Analysis: In this case, the patient had unexplained fever with chills and aversion to cold reoccurring regularly demonstrating a Gui Zhi pattern. However, the pulse was a deep and not floating. Since the symptoms of fever were very severe, we treated it successfully as an externally yang - Tai yang syndrome. However after one dose of medication, the symptoms changed and the fever subsided as well as the cold symptoms increased demonstrating an external cold / Shao yin syndrome. In that case changing the formula pattern to Gui Zhi Jia Fu Zi Tang was appropriate as it treated the pattern successfully.

   

Clinical Case #2: Mr. Feng, 10 years old. 1st consultation: September 24th 2009. This was a very important season for influenza in Beijing and less than half of his classmates came to class that day. The boy had no symptoms that afternoon; but he suffered from a fever and dry throat that night and was administered Lian Hua Qing Du Capsule with no results. He later took a capsule of Bai Jia Hei to lower the fever and experienced excessive sweating but the fever did not decrease. The fever remained between 39- 39.5 ℃ with sweating, low consciousness, dry mouth, a desire to drink and only ate watermelon. His temperature that night at 7pm was 39.4℃ with a greasy white tongue coating and a wiry and slippery pulse.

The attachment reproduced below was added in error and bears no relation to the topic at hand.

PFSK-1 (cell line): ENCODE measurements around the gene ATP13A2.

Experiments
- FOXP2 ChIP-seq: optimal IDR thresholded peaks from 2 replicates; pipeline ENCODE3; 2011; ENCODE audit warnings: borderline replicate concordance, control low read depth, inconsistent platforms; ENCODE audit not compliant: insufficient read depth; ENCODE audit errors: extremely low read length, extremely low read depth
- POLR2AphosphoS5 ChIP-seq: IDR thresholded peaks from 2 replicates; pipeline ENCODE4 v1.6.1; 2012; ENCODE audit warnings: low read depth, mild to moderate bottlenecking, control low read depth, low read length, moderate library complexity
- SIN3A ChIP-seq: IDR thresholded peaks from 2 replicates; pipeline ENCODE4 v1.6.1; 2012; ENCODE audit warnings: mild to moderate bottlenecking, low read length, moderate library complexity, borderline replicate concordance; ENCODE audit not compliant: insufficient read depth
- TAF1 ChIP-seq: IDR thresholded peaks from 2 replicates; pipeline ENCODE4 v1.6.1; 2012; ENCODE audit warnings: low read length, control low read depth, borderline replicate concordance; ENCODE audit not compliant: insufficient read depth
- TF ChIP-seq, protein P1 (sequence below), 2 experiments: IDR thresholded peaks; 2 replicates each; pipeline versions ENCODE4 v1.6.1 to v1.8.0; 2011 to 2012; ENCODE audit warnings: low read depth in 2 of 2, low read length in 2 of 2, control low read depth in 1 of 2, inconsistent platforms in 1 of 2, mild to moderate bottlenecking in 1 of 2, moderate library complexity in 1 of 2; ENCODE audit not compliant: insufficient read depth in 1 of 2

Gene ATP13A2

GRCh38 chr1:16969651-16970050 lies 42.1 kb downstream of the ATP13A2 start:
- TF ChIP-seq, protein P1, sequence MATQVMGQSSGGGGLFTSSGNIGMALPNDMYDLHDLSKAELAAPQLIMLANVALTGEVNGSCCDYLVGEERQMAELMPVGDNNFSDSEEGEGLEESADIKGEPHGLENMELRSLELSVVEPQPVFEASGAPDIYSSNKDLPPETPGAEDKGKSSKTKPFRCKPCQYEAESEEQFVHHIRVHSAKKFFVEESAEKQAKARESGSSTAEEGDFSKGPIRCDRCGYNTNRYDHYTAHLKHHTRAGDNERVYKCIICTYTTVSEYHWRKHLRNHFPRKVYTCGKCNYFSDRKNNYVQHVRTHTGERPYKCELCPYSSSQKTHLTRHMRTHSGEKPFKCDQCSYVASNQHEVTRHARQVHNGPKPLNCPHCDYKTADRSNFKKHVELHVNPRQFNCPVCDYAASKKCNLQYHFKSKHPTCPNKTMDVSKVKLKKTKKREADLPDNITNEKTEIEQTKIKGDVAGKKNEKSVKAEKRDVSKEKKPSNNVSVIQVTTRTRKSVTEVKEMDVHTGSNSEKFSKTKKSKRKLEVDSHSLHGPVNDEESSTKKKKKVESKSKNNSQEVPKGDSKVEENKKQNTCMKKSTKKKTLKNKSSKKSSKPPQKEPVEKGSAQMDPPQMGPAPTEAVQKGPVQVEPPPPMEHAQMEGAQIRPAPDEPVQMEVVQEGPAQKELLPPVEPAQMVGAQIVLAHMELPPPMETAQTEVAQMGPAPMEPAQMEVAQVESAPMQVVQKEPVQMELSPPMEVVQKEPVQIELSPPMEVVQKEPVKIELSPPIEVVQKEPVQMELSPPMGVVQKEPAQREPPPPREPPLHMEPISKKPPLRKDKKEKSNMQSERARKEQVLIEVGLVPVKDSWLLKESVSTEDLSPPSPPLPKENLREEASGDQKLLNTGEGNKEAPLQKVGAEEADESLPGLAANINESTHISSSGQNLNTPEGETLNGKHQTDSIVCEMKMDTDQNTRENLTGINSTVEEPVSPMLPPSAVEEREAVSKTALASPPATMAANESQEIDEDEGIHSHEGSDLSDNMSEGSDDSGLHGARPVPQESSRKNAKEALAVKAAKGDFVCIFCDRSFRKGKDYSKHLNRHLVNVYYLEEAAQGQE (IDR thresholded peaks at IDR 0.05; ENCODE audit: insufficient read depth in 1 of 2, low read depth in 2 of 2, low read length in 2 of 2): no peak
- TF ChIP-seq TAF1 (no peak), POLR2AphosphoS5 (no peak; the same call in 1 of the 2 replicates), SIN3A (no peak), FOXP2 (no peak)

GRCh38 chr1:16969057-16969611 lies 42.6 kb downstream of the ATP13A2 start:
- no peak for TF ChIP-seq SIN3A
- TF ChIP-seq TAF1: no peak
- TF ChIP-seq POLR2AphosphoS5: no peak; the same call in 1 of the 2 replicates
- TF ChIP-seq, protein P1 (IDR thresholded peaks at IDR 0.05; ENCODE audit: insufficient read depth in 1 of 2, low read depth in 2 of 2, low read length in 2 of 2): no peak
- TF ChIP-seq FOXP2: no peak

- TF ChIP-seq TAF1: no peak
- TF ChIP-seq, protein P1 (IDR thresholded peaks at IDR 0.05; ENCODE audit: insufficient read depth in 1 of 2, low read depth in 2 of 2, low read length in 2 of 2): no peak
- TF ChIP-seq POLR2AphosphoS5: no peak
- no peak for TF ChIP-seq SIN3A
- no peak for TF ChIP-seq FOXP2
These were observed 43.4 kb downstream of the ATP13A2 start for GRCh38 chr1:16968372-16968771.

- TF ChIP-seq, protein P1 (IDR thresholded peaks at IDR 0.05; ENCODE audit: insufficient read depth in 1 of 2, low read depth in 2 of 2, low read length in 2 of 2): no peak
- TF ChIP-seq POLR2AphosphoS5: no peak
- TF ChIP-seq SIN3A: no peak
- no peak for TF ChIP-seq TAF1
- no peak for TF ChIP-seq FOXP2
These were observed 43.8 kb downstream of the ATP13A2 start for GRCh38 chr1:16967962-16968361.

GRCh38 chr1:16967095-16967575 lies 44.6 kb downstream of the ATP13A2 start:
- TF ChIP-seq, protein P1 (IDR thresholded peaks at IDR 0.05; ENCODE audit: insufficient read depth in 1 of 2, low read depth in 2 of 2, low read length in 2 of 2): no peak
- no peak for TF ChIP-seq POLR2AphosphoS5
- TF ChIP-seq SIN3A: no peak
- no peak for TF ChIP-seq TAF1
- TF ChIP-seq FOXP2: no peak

Six Syndrome Differentiation: Yang ming syndrome

   

Formula pattern: Bai Hu Jia Ren Shen Cang Zhu Formula pattern

   

Ingredients:

Sheng Shi Gao 100g Zhi Mu 15g Zhi Gan Cao 6g
Cang Zhu 10g Ren Shen (xing kai he) 10g a pinch of rice

   

Results: The 1st dose was given at 8pm and the fever decreased to 38.8℃ after one hour. The patient had no fever the next morning. Since there was a cough with scanty phlegm, Ban Xia Hou Po Tang Modified was given for 2 days and all symptoms resolved.

   

Analysis: The patient was administered Bai Hu Tang since he suffered from the 4 bigs heat, fever, large pulse, thirst and sweating. In this case Ren shen was added to support the function of the body in creating body fluid. After such excessive sweating the patient had a severe fluid deficiency which needed to be addressed. On the other hand, Cang Zhu was also added because of the greasy tongue coating and the inability to process fluids anymore.

   

Note: the 10 year old patient was administered 100g of Sheng Shi Gao which is well beyond the recommended dosage of 15g. The temperature of Sheng Shi Gao is extremely cold and can affect the functions of the stomach. However, in this case, the boy was given one dose before he had a reaction and started sweating. One hour later the fever was already starting to decrease so the other dose was not administered. In this sense we can observe that the boy did not ingest the full dosage of 100g before he felt the relief of his fever.